Article Citation: Jack Doyle, “Start Me Up, 1995,” PopHistoryDig.com,
November 23, 2009.
Sources, Links & Additional Information
Keith Richards & Mick Jagger portrayed on the cover of ‘Rolling Stone’ magazine, 21Aug 1980 with story line: ‘Monuments of Rock. The Rolling Stones: The Band That Refuses to Die.’
Mick Jagger & Keith Richards on the cover of ‘Rolling Stone’ magazine, 7 Sept 1989.
“The Media Business; Microsoft Throws Stones Into Its Windows 95 Ads,” New York Times, August 18, 1995.
Denise Gellene, “Microsoft Hopes Rolling Out Stones Will Gather Interest; Firm Wants its Windows 95 Campaign to Strike a Chord in Old and Young,”Los Angeles Times, August 19, 1995, p. D-1.
David Segal, “With Windows 95′s Debut, Microsoft Scales Heights of Hype,” Washington Post, Thursday, August 24, 1995, p. A-14.
Richard W. Stevenson, The Media Business: Advertising; Software Makes Strange Bed- fellows in Britain as Microsoft and Murdoch Team to Push Windows 95,” New York Times, Thursday, August 24, 1995, p. D-6.
Peter H. Lewis, “Snubbed at Windows Party? Log On the Internet,” New York Times, Friday, August 25, 1995 p. D-4.
Steven Levy, “Gimme Software,” Newsweek, September 4, 1995,
Mike Littwin (Baltimore Sun), “Even Mick Jagger, Stones Now Work For Bill Gates,”The Register-Guard (Eugene, Oregon), Thursday, September 7, 1995, p. 6-B.
Note: This is the official trailer for Martin Scorsese’s documentary
film on the Rolling Stones, Shine a Light. The full two-hour film
features Rolling Stones performances that took place during their “A
Bigger Bang Tour” of 2006. The full film also includes other Rolling
Stones archival footage, earlier news footage, and some VIP appearances
both on stage and in the audience, ranging from former President Bill
Clinton to co-performer Christina Aguilera. The film takes its title from
the song of the same name featured on the band’s 1972 album Exile on
Main St. Both the film and a soundtrack album were released in 2008.
Record sleeve for ‘Paint It Black’ single issued in South Africa, 1966, with B-side, ‘Long Long While’.
In the spring of 1966, all was not well in the world. The Vietnam War was raging and American involvement there was escalating. U.S. troop strength had reached 200,000 by then, and draft quotas at home had doubled. Earlier that spring, in April, U.S. Senator J. William Fulbright (D-AR), one of the few Senators challenging U.S. involvement in Vietnam, had given his famous “Arrogance of Power” speech at Johns Hopkins University – a speech critical of the “might-makes-right” approach and more, aimed squarely at the U.S. In Vietnam, meanwhile, the military government of South Vietnam under Premeir Ky was doing battle with Buddhist rebels in Da Nang in mid-May. Also at this time, China had come forth with its Cultural Revolution pronouncement.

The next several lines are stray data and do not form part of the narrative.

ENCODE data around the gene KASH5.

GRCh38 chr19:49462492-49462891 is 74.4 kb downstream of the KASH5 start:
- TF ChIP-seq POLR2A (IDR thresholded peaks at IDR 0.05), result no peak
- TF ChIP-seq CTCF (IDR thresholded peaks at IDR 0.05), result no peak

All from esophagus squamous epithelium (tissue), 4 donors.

Despite these woes, the day-to-day rhythms of life went on as normal throughout much of the world. In America, Vice-President Hubert Humphrey and U.S. Secretary of the Interior Stewart Udall dedicated the new Gateway Arch in St. Louis on May 25th, 1966. Busch Stadium, home to baseball’s St. Louis Cardinals, had opened there earlier that spring. In the world of boxing, late May, Muhammad Ali, then known as Cassius Clay, would knock out the U.K.’s Henry Cooper in a six-round heavyweight match in London.
Young Rolling Stones shown on German single, 1966.
In music, the Beach Boys had released their Pet Sounds album, and Bob Dylan his Blonde on Blonde album. About that time as well, around mid-May 1966, a new song titled “Paint It Black” by the British rock group the Rolling Stones, began to be heard across the U.S. and in the U.K. It was one of those hard-driving rock ‘n roll tunes from this raucous new group that was catching on in a big way.
Music Player “Paint It Black”
“Paint It Black,” written by Mick Jagger and Keith Richards, is not a happy tune in its lyrics, but in 1966 its musical appeal pushed it to the top of the pop charts. Released as a single, the record reached No. 1 in the U.S. and the U.K. in late May, holding the top position for two weeks or so. It remained in the Top 40 for ten weeks through the summer. The song became popular throughout Europe and around the world.
“Paint It Black”
I see a red door and I want it painted black
No colors anymore I want them to turn black
I see the girls walk by dressed in their summer clothes
I have to turn my head until my darkness goes